Non-doms in charts: will Labour's plan to scrap the tax loophole actually boost the UK economy?

Ben Chu crunches the numbers behind the headline

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The Independent Online

How many “non-doms“ are there?

Around 110,700 according to the most recent figures for 2012/13 released by HMRC – that’s up from 83,000 in 1997. Of these 110,700 around 64,000 actually chose to pay UK tax on their worldwide income and capital gains. Only 46,700 took advantage of the ability to shield their global income from the UK tax man.


How much income tax do they pay now?

Collectively non-dom taxpayers paid approximately £6.2bn in 2012-13 according to HMRC. Those who took full advantage of the tax loophole paid £4.6bn.


Is that all they pay?

No. Since 2008 to benefit from the full loophole non-doms must pay an annual charge. It’s £30,000 a year payable after seven years as a UK resident, rising to £50,000 after 12 years. This will rise to £60,000 in in 2015-16. And last year George Osborne announced that non-dom UK residents for 17 out of the last 20 years will pay £90,000 annual charge. These charges raised £226m in 2012-13.


How much extra would closing the loophole raise?

Very difficult to say. The answer depends on the value of their assets abroad and the income they would choose to take from them. It also depends on how many convert to full UK domicile. Some may decide to quit the UK altogether and HMRC could theoretically end up losing money as a result.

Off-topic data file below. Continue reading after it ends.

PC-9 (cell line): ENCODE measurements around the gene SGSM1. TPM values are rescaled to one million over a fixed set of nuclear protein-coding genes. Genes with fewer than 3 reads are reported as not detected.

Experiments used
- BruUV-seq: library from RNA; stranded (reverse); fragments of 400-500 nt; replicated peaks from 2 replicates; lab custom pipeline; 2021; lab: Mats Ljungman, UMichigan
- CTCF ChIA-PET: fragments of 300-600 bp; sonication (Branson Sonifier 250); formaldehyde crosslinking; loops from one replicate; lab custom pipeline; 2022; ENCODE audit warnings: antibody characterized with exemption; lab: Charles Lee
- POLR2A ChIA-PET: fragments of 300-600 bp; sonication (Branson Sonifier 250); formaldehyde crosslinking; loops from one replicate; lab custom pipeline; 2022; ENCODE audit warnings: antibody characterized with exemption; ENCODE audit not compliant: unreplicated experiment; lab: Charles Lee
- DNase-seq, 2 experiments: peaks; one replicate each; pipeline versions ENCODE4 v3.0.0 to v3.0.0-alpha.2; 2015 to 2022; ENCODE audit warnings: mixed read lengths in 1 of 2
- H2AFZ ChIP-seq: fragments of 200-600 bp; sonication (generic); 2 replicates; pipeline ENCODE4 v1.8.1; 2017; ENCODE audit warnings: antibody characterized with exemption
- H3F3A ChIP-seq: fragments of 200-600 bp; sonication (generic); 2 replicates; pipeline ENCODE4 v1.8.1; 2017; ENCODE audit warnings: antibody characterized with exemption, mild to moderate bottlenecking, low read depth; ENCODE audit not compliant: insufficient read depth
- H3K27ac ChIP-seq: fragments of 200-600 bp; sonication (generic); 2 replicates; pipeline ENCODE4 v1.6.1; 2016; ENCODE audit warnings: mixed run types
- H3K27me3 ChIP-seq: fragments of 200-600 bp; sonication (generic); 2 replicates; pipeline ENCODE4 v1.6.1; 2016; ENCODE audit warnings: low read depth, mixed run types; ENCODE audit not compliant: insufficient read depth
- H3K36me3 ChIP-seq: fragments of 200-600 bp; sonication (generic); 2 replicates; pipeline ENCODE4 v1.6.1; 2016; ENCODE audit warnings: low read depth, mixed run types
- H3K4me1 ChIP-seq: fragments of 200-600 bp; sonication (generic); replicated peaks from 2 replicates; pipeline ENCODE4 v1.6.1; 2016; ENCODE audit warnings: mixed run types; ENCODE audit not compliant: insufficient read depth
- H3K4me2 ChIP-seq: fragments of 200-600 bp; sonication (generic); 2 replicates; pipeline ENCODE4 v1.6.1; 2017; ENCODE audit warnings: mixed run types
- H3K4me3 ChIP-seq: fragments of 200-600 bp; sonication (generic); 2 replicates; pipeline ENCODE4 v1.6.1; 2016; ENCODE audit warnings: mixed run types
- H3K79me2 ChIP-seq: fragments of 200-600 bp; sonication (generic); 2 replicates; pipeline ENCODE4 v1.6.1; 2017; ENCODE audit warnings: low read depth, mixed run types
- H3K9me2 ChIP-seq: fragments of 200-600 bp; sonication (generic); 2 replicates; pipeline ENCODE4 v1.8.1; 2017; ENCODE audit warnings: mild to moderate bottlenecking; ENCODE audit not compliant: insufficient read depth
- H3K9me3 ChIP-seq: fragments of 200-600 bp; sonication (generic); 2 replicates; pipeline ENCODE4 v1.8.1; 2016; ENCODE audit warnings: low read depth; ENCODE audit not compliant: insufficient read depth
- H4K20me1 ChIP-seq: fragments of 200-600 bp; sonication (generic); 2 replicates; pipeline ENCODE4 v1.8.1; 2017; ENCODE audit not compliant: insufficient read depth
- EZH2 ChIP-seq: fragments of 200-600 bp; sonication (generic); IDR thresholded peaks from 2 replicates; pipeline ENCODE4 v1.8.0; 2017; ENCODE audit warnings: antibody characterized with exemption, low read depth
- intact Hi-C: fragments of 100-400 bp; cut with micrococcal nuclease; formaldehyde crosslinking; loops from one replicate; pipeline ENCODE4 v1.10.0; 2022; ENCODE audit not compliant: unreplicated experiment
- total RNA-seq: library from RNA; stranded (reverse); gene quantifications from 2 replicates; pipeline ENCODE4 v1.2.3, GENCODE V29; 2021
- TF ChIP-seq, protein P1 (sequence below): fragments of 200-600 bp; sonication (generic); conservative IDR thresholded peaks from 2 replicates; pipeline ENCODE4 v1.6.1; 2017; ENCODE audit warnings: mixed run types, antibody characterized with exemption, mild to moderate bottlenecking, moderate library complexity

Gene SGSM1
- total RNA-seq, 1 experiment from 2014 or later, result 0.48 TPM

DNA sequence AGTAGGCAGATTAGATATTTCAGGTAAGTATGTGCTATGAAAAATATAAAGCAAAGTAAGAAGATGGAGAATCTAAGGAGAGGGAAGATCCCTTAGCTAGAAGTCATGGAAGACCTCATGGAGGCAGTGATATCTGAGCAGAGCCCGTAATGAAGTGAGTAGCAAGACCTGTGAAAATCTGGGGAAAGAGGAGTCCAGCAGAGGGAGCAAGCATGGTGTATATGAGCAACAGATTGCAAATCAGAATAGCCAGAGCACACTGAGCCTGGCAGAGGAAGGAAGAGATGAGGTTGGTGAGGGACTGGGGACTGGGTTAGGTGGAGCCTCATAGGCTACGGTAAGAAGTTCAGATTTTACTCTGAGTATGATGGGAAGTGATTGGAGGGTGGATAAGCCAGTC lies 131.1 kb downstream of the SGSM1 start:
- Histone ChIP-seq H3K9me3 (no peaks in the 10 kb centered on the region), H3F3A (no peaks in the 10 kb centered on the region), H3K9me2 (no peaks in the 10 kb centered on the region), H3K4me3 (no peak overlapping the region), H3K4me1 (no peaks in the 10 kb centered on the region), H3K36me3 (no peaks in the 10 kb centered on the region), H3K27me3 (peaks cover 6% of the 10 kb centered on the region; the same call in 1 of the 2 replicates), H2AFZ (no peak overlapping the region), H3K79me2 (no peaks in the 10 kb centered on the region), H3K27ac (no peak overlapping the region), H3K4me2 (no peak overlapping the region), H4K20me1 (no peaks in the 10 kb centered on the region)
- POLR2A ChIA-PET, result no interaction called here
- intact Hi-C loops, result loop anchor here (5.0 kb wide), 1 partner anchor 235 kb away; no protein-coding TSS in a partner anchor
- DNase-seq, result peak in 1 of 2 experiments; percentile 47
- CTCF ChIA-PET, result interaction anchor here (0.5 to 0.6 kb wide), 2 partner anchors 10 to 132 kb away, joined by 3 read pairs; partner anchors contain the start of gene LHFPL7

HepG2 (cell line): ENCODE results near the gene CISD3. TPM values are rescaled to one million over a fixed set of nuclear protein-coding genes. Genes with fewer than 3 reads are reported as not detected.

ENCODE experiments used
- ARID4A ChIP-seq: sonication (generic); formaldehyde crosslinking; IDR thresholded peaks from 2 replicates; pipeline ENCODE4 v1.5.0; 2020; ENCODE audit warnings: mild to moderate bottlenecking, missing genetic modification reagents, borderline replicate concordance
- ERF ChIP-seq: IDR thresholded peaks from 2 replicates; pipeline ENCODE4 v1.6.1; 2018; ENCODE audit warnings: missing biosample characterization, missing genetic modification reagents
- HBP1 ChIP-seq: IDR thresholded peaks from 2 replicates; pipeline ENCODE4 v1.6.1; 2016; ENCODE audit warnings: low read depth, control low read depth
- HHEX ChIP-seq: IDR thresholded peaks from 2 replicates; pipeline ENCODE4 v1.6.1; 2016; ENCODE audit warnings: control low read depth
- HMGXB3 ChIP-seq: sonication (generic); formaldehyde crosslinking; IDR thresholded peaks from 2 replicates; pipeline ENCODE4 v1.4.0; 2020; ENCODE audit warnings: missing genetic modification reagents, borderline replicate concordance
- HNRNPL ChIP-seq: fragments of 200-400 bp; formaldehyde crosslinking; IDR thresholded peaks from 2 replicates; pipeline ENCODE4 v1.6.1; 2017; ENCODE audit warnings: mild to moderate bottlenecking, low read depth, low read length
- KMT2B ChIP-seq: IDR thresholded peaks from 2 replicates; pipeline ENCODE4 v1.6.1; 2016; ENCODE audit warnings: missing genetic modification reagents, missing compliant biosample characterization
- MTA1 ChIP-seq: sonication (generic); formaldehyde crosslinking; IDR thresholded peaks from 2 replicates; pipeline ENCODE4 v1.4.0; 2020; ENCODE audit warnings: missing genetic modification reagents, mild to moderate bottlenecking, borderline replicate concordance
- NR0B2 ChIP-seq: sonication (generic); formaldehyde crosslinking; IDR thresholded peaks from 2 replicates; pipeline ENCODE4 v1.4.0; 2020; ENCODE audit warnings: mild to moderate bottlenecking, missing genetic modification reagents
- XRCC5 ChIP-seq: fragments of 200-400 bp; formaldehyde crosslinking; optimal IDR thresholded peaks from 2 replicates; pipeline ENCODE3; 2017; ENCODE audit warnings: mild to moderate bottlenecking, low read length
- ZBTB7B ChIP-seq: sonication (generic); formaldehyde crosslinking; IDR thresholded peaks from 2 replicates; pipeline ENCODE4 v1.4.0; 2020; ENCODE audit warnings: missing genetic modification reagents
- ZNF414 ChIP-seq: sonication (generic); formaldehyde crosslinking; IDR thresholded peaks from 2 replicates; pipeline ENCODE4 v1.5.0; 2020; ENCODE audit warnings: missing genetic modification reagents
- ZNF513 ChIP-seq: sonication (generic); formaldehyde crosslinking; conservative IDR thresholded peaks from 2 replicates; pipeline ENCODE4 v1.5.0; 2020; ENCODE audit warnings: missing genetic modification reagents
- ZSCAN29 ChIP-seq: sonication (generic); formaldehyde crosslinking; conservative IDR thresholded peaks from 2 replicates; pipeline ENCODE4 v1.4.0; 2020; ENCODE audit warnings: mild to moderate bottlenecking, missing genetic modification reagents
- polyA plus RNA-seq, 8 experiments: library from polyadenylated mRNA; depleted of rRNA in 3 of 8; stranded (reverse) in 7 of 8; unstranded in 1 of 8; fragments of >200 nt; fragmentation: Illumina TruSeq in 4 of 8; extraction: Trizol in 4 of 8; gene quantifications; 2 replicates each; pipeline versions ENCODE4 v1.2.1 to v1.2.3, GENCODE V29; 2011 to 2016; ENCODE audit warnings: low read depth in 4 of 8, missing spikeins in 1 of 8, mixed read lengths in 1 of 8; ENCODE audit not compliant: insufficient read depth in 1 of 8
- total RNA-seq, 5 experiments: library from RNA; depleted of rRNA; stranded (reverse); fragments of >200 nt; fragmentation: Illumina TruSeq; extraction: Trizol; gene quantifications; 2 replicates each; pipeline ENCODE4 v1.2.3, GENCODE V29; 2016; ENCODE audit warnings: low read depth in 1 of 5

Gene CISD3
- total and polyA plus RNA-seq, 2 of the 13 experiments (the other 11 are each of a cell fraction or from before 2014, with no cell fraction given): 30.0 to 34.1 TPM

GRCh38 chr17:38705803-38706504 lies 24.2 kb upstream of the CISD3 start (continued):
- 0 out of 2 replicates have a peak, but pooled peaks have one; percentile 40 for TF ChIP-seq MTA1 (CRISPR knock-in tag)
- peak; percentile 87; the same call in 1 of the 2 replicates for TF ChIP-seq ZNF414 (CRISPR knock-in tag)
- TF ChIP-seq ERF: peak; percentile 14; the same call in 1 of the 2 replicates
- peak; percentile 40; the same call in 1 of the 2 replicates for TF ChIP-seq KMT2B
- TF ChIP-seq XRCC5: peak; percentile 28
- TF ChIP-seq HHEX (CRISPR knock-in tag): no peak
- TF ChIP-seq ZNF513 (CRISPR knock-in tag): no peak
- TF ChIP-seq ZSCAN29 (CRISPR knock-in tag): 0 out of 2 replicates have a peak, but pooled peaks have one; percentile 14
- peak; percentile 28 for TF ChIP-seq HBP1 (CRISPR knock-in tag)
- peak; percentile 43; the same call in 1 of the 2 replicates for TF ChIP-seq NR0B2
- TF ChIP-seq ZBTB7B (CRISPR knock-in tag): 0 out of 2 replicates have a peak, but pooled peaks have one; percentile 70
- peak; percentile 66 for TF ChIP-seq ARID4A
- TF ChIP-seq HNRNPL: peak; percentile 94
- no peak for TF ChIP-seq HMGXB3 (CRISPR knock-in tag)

Is that likely?

The number of registered non-doms and the income tax yield from the group does seem to have declined since the Treasury first imposed a flat-rate fee since 2008. But it’s impossible to say with certainty that this is due to people leaving Britain. The fall in the income tax yield might be because they are repatriating less income or have earned less on their UK assets.


How much does Labour think the reform will bring in?

Ed Balls quoted a tax lawyer who suggests closing the loophole could raise some £1bn. But the party is being cagey and in truth no one really knows. What we can say is that even under the most optimistic of scenarios the sums raised from closing the loophole are unlikely to be material in the context of £667bn of expected total tax revenues in 2015-16 and a £90bn deficit. This will not have a transformative impact on the public finances.

But would it hurt jobs, as some are saying?

One of the justifications for Britain’s unusually generous tax regime for non-doms in recent decades has been that it encourages the footloose super wealthy to come to the UK and to spend and invest here (rather than splashing their cash in Switzerland or Monaco or wherever) and that this creates jobs. The Institute of Directors re-iterated a version of this argument yesterday, saying Labour’s move would put off entrepreneurs from coming to Britain. But the effect of the tax regime here is probably exaggerated. What makes the UK attractive to the super wealthy is its secure property rights and the excitements and luxury offered by London. These things will not change. A more significant drag on the economic dynamism of the UK is probably the Government’s restrictions on non-EU immigration.